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SHOWING THE INTEREST OR DISCOUNT ON ANY SUM OF MONEY BETWEEN $1 AND $10,000,
FROM ONE DAY TO THREE YEARS, AT SIX PER CENT.
A SERIES OF RULES,
FOR COMPUTING CUBIC AND SQUARE MEASURE, AND INTEREST FOR OTHER THAN SIX PER
AND FOR FINDING THE TIME INTERVENING GIVEN DATES
VARIOUS FORMS OF NOTES, DRAFTS, &c.,
A CONCISE AND VALUABLE TIME TABLE,
A TABLE OF FOREIGN AND DOMESTIC COINS; THE POPULATION, MANUFACTURES, AND CURRENCY OF DIFFERENT
INLAND BILLS OF EXCHANGE.
But a few years since, an Interest Table was seldom seen, except in a bank, or, a broker's office. They were little used, because their voluminous size rendered them quite expensive, and because the business of most individuals did not require them. But, as the manufacturing, commercial, and general interest of our country assume more importance, time becomes more precious, and greater expedition, and accuracy is required in transacting business.
These Tables will be found to give the interest on as large sums, and for a longer time than any other Table in print ; and will be found so condensed, as to render the price no objection to their general use among farmers, mechanics, bankers, and brokers. Such explanations are given in the body of the work, as will so simplify the method of taking out interest, or discount, (from 1 to 12 per cent.,) that any person will be able to use them to advantage.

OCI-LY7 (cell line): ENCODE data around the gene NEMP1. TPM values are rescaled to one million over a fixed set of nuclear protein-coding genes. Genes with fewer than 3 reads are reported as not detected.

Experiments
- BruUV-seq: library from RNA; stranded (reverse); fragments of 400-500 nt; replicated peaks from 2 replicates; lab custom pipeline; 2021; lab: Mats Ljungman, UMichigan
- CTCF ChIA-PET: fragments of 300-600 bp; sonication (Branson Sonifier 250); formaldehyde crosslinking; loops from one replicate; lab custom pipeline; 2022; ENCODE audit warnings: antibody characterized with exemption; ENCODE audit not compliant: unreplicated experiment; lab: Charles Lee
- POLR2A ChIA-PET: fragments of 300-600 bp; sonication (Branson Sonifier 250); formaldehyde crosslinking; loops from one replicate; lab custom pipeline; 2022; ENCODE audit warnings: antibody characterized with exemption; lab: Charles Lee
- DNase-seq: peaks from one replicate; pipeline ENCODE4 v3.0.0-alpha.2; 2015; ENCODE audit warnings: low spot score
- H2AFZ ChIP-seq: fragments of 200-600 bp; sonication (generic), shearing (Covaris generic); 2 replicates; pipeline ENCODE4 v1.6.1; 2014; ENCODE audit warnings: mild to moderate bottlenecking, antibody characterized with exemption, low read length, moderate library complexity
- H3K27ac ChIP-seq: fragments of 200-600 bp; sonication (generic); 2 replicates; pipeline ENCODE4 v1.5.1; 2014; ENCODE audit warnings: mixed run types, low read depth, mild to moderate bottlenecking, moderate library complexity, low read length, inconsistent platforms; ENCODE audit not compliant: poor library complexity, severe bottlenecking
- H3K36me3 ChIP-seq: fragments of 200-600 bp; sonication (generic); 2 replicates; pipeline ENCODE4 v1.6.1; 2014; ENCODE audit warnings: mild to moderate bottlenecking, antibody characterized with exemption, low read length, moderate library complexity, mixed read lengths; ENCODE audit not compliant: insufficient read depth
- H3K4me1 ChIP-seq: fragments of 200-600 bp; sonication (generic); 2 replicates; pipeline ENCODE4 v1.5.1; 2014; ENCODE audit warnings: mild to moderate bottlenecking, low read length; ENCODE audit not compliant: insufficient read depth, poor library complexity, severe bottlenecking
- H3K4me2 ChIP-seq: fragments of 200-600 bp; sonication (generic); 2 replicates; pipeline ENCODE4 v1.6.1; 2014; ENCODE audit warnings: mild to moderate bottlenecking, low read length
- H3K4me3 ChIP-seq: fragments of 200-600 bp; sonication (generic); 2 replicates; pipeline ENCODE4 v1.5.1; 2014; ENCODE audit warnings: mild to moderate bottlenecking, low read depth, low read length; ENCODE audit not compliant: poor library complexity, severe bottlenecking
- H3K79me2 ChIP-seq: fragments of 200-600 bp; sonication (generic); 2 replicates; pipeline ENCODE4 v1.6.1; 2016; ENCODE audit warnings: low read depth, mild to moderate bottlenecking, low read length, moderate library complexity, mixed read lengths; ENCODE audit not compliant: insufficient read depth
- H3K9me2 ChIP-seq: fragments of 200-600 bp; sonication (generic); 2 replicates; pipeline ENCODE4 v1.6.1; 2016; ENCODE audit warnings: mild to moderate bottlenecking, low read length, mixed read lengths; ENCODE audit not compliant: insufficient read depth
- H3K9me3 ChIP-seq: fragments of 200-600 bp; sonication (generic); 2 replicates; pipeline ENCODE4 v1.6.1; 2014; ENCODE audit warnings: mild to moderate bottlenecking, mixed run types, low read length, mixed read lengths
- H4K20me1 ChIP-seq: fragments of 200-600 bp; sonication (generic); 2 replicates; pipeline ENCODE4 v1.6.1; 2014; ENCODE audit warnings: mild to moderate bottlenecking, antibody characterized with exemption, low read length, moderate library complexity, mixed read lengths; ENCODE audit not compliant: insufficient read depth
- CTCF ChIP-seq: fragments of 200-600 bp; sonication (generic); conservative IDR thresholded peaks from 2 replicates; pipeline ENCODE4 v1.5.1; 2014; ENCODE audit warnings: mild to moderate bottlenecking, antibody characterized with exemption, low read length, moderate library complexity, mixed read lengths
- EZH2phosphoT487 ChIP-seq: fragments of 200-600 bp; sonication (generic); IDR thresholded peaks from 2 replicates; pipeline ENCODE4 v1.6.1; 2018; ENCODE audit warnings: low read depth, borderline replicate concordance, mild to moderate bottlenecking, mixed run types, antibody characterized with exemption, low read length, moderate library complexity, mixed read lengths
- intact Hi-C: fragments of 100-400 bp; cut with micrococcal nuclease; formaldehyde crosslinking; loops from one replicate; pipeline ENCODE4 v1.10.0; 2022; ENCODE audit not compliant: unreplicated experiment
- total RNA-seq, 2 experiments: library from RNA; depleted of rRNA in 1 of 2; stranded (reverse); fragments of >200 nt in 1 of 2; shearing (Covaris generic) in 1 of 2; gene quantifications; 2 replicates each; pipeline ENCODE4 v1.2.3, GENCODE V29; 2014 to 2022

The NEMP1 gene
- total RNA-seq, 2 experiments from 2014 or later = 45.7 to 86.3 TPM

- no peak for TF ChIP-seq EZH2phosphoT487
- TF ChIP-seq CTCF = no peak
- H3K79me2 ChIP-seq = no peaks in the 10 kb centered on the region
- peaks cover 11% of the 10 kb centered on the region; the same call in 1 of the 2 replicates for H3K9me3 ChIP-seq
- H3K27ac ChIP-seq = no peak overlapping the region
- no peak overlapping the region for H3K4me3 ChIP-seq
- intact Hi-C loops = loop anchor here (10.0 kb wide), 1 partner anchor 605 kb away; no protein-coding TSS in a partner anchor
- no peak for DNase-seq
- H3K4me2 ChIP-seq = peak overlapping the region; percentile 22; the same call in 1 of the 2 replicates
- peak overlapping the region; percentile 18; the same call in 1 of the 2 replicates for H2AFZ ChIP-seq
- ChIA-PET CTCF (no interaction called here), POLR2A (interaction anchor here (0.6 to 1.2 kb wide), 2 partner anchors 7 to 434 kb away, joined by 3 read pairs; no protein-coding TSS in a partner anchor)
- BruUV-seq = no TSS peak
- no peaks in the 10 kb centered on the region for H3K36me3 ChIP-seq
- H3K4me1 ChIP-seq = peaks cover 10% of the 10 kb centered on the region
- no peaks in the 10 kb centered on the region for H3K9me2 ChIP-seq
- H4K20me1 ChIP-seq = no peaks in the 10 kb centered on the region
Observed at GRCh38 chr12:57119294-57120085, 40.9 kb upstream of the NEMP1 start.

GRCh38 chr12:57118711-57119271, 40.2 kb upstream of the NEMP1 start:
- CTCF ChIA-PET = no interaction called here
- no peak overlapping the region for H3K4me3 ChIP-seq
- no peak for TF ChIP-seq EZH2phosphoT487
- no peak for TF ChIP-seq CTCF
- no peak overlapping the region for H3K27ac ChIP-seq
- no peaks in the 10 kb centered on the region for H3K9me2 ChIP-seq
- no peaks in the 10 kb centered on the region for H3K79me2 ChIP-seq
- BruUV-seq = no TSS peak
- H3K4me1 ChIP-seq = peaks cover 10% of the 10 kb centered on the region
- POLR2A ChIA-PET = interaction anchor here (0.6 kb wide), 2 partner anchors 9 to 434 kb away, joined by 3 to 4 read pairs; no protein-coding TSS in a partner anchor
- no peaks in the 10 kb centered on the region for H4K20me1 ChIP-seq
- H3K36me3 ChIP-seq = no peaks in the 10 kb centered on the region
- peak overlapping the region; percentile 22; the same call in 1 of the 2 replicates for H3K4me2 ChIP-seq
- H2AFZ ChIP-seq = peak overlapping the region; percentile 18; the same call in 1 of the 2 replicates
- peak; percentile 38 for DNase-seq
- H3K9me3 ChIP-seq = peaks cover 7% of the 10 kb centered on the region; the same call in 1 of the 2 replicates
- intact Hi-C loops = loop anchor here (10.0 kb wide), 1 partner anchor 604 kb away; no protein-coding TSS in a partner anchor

A valuable Discount Table will be found immediately succeeding the Interest Tables, which shows the value, of any sum from $1, to $10,000, less the interest for 33, 63, 93, and 98 days. This will afford great facility and correctness to those who discount paper. There will be found rules for computing cubic and square measure ; for finding the time between two given dates ; for computing interest; for equating time on notes and accounts, by interest—a new and expeditious method. Also, a table, giving the name, weight, and value of all foreign and domestic gold coins-weight and value, being fixed by the acts of the Congress of the United States.
This book will be useful for classes in schools. It is known by experiment, that there is no method by which an individual will obtain so rapid, clear, and extensive a knowledge of computing Interest as by using these tables. They should be used chiefly, by the older classes in schools, not only to acquaint them with Interest, but to give them a facility in adding, subtracting, multiplying, and dividing; all, being involved in computing Interest.